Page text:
How to Put Backspin on a Golf Ball

How to Put Backspin on a Golf Ball

I’m sure you have probably seen a pro golfer hit a ball into a green only to have the ball sucked backwards like it’s defying the laws of physics. It’s not magic you are witnessing, it is called backspin.

We think that the ball should continue to move forward since that’s the direction it flew for over a hundred yards, but it magically stops and changes directions. Many people watch that happen and say, “I wish I could do that.” There’s good news, you can.

What is Backspin? Why do you need Backspin?

When we talk about backspin, we’re referring to the backward rotation of a golf ball as it flies through the air. All golf balls rotate in some direction, but not all do backwards (towards the player) or fast enough to be noticed one the ball hits the ground.

There are two main reasons why backspin is important for a golf shot.

  • Lift
  • Control

The first, and probably more surprising of the two, is that it helps create lift on the golf ball, so you can hit it farther. If you look at a golf ball, there are a bunch of little dimples all over the surface. When the ball flies up in the air, these little dimples help create lift, which gets the ball higher and traveling farther. Without enough backspin, the dimples won’t create as much lift and you won’t hit the ball as far. Spin can also create a ball to go left or right, traveling in a different direction.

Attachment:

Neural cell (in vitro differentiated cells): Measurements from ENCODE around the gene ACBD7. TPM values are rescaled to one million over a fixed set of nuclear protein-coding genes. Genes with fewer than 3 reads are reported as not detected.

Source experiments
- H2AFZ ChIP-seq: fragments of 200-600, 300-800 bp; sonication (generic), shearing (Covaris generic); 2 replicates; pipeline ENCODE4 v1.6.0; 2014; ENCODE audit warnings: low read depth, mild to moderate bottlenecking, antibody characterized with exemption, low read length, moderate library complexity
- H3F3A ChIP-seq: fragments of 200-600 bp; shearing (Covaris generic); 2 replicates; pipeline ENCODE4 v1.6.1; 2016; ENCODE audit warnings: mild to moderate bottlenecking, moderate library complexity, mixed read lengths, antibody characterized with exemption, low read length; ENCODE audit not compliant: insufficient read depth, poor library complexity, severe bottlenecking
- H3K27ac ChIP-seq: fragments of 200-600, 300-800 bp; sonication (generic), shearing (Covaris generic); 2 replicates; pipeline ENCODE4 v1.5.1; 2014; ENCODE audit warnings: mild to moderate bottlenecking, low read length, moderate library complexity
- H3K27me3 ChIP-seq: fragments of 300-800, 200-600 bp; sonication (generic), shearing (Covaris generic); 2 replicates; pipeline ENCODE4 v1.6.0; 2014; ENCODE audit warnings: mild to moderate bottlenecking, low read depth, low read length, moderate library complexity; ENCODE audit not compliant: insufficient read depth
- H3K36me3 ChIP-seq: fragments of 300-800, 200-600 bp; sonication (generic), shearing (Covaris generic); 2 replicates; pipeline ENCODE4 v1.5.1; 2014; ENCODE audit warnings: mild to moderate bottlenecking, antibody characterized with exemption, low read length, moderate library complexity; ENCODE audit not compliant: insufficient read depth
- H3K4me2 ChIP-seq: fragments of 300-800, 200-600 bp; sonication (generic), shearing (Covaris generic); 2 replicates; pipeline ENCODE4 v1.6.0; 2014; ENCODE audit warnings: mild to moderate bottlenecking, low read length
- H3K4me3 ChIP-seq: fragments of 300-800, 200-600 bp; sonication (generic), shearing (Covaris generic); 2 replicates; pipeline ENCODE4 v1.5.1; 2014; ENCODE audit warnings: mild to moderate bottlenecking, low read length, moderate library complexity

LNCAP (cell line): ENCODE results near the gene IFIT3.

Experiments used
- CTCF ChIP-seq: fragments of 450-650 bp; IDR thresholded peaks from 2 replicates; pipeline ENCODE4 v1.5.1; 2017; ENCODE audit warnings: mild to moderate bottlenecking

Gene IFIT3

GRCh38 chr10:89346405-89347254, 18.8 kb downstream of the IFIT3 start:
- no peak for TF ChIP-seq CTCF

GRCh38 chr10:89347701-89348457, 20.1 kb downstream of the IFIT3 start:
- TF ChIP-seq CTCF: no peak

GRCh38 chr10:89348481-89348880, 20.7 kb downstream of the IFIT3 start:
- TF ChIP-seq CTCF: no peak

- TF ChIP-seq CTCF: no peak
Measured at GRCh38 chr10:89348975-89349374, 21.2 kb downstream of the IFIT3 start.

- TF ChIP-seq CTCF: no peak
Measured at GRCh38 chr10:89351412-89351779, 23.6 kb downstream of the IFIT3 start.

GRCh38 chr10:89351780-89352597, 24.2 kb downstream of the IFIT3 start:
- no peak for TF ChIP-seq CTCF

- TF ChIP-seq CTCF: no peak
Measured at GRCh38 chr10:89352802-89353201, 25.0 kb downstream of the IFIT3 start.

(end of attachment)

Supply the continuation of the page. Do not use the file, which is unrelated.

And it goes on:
How to Backspin a Golf Ball

The second reason that backspin is important is that it helps control a ball once it lands on the ground. This is especially helpful in the short game. For example, if you are hitting a ball into the green, most of the time you want it to stop pretty quickly. Spin helps you to hit it on the green and trust that it’ll stay there. This is a huge advantage because you can fly the ball all the way to your target without risking it on the ground.

Think about it this way, if you were forced to land a shot short and let it roll up to the green, your risking it hitting something, like a bump, and going off-line. In the air, that doesn’t happen as much. You can trust that, if you hit it only through the air, it’ll avoid those other obstructions.

Also, if you didn’t have spin, but landed the ball on the green, you will probably notice that your ball will roll over the back of the green fairly often. It doesn’t need to be said, but that can be incredibly frustrating, so spin is important.

How to create more Backspin?

Let’s talk about how to create backspin on the golf ball. There are six main elements that impact backspin.

  1. Angle of Attack
  2. Grooves
  3. Club Face Angle